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Eukaryot Cell. 2013 Feb;12(2):278-87. doi: 10.1128/EC.00314-12. Epub 2012 Dec 14.

A repurposing approach identifies off-patent drugs with fungicidal cryptococcal activity, a common structural chemotype, and pharmacological properties relevant to the treatment of cryptococcosis.

Author information

1
Department of Chemistry, University of Rochester, Rochester, New York, USA.

Abstract

New, more accessible therapies for cryptococcosis represent an unmet clinical need of global importance. We took a repurposing approach to identify previously developed drugs with fungicidal activity toward Cryptococcus neoformans, using a high-throughput screening assay designed to detect drugs that directly kill fungi. From a set of 1,120 off-patent medications and bioactive molecules, we identified 31 drugs/molecules with fungicidal activity, including 15 drugs for which direct antifungal activity had not previously been reported. A significant portion of the drugs are orally bioavailable and cross the blood-brain barrier, features key to the development of a widely applicable anticryptococcal agent. Structural analysis of this set revealed a common chemotype consisting of a hydrophobic moiety linked to a basic amine, features that are common to drugs that cross the blood-brain barrier and access the phagolysosome, two important niches of C. neoformans. Consistent with their fungicidal activity, the set contains eight drugs that are either additive or synergistic in combination with fluconazole. Importantly, we identified two drugs, amiodarone and thioridazine, with activity against intraphagocytic C. neoformans. Finally, the set of drugs is also enriched for molecules that inhibit calmodulin, and we have confirmed that seven drugs directly bind C. neoformans calmodulin, providing a molecular target that may contribute to the mechanism of antifungal activity. Taken together, these studies provide a foundation for the optimization of the antifungal properties of a set of pharmacologically attractive scaffolds for the development of novel anticryptococcal therapies.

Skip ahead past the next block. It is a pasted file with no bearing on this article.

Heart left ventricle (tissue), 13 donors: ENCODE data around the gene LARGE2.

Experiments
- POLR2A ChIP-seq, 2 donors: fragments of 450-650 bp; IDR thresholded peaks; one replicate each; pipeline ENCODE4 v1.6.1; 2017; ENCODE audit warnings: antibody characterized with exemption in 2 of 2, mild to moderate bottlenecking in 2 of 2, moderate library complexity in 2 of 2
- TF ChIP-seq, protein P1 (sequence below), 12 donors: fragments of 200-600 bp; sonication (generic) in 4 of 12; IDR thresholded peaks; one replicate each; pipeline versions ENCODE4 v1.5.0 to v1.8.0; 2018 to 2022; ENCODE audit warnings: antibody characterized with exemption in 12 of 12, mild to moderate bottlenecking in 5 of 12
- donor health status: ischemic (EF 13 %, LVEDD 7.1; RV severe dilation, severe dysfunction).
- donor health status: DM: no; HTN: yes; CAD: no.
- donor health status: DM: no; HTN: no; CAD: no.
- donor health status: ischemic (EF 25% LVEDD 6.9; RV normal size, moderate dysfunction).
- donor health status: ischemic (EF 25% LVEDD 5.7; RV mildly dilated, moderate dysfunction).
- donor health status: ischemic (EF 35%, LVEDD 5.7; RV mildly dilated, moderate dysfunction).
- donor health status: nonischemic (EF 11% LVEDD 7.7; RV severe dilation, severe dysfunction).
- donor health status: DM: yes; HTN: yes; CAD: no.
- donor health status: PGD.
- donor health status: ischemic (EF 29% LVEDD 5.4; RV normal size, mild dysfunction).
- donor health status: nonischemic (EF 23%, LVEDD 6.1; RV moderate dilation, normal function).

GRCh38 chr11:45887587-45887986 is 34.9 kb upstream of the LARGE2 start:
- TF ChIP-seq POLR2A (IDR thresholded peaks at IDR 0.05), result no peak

PMID:
23243064
PMCID:
PMC3571299
DOI:
10.1128/EC.00314-12
[Indexed for MEDLINE]
Free PMC Article

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